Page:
Awareness and understanding of the scale and scope of cyber security threats needs to be communicated widely, resulting in an appreciation that technologies, tools, processes and systems that helped secure data in the past, are exactly that, from the past. As nations digitise, resiliency and security become paramount. Innovative, end-to-end, and dynamic methods of protection are required, as digital infrastructure becomes more integrated, more things become connected and the amounts of data being transmitted increases exponentially.
Digitisation is a fantastic opportunity for nations to make citizens safer; for companies to become more efficient and successful; and for individuals to live more fulfilling and happier lives. However, the increased threat surface as a result of the growth in instrumentation, intelligence and interconnectivity is clear and present, and needs to be managed so as not to undermine the gains from digital transformation.
If smart watches contain more processing power than a 1970s supercomputer, it can safely be assumed that we can no longer view cyber security as simply a niche activity of interest only to intelligence services and the IT departments of multi-nationals. Over the next decade cyber security is going to become an issue for everyone, and unlike traditional security functions provided by the state, maintaining cyber safety has to be devolved to the level of the individual.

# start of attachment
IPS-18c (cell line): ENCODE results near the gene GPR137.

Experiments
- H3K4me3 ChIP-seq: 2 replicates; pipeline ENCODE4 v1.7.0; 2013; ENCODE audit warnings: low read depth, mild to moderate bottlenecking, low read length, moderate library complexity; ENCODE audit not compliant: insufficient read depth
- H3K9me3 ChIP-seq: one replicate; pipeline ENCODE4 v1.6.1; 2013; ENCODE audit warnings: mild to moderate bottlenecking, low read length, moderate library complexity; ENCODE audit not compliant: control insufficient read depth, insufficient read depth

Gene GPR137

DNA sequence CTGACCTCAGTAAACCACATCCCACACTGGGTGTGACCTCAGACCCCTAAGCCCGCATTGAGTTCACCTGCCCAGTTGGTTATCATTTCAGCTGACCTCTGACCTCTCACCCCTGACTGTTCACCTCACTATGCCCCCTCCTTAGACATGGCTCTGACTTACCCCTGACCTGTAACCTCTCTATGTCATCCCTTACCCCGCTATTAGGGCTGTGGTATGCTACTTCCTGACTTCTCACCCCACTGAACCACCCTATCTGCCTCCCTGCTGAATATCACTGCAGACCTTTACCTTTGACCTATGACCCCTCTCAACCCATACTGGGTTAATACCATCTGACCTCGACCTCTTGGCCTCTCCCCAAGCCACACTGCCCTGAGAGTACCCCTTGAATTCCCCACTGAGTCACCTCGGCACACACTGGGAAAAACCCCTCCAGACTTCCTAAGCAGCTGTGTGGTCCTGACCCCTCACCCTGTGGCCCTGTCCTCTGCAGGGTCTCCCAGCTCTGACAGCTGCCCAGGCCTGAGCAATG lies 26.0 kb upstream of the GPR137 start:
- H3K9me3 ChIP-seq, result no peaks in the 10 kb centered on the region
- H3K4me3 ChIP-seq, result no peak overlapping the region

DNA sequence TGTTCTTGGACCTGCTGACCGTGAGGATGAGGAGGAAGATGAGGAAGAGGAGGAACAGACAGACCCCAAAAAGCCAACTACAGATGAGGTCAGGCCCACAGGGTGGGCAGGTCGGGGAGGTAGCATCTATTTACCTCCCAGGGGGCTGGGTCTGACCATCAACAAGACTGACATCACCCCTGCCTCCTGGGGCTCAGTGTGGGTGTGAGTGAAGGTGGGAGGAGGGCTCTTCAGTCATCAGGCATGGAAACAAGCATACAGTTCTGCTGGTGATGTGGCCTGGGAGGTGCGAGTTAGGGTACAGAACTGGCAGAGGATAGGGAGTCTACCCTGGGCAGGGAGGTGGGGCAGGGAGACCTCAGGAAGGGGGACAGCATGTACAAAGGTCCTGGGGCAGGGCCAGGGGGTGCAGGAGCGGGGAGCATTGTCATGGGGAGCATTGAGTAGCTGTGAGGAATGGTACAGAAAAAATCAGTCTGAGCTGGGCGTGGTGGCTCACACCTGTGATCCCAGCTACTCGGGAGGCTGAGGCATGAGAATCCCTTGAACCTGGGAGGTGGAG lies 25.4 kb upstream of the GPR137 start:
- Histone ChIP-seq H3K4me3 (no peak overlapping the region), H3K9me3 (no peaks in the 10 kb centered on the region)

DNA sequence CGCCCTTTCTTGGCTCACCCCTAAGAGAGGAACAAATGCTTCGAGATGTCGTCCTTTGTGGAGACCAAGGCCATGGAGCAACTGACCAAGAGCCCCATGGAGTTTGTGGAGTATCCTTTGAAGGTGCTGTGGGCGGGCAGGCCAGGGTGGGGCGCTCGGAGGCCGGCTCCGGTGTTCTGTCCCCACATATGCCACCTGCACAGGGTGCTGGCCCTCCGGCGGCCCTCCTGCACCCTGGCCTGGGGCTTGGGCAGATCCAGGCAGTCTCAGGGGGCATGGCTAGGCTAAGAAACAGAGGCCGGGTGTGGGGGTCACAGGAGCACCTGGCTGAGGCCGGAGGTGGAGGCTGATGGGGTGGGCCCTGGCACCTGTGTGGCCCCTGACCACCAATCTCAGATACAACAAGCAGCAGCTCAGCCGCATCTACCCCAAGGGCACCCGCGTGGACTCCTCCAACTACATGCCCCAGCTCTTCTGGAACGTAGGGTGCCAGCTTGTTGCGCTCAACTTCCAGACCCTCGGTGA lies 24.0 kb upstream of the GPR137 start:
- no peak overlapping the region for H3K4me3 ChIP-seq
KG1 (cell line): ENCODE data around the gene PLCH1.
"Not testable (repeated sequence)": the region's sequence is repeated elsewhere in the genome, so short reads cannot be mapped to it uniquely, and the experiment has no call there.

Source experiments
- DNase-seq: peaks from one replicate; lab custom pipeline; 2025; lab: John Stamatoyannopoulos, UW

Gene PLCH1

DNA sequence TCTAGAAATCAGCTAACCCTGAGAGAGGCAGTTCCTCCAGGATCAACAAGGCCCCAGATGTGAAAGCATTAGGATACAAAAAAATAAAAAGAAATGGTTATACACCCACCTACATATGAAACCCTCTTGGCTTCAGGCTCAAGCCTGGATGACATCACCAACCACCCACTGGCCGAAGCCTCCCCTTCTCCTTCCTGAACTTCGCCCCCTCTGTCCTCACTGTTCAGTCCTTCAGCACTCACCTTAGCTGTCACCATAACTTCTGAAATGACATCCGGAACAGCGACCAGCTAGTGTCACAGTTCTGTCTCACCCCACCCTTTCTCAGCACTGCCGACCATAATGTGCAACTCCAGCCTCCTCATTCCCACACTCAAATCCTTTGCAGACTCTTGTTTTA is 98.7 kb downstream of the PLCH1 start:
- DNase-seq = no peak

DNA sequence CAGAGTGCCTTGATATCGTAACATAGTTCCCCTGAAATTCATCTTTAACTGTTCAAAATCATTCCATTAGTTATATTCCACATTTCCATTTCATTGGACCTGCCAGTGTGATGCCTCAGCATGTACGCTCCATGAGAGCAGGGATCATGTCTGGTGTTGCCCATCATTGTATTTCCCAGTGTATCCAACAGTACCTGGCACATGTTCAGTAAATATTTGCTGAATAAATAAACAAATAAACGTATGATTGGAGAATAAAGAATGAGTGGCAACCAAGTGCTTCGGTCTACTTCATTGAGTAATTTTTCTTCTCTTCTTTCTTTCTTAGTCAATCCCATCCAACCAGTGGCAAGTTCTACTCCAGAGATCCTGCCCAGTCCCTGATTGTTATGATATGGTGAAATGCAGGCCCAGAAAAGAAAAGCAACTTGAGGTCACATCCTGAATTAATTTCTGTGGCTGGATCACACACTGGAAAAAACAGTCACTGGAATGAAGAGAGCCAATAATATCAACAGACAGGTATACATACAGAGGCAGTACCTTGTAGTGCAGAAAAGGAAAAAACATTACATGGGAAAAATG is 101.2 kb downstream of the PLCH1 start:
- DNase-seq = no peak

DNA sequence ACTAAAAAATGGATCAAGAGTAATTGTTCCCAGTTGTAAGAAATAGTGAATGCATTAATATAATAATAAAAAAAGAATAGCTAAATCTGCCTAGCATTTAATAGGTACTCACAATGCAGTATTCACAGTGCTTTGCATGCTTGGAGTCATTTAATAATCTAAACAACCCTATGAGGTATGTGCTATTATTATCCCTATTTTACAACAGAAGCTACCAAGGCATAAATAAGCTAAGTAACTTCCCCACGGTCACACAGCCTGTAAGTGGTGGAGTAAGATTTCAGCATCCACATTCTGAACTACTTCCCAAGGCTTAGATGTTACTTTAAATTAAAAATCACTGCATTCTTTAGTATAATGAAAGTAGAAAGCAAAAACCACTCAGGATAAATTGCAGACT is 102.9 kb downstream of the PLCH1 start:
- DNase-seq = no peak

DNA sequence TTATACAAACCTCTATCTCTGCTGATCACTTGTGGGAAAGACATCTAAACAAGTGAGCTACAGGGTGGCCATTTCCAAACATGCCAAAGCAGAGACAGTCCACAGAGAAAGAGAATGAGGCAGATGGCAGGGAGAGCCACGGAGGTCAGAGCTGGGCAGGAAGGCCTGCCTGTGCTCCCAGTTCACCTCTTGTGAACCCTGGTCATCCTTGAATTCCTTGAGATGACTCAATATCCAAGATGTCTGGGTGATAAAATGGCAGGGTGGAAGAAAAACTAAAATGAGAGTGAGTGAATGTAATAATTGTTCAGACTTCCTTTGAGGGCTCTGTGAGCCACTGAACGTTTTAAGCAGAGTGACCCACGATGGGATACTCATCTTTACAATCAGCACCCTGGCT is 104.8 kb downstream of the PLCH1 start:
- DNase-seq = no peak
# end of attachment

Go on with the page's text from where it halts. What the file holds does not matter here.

There are simply too many servers connected to the web to entrust cyber security solely to state enforcement bodies. This is not a counsel for despair but a call to raise awareness and educate the population about their responsibilities in keeping themselves safe from attack. It’s going to be a challenging time ahead, but with the right planning, commitment to innovation and sensible practices, nations, companies, and individuals can effectively mitigate cyber security attacks.
At DarkMatter we believe in the what; so what; and now what approach to cyber security.
About the author
Harshul Joshi is Senior Vice President of Governance, Risk & Compliance at DarkMatter. He previously ran Salesforce’s global Security Governance programme working with regulators from the USA, Germany, France, Hong Kong, and Australia. Harshul is also the Global ISO 27007 Editor and was part of US delegation to ISO SC27.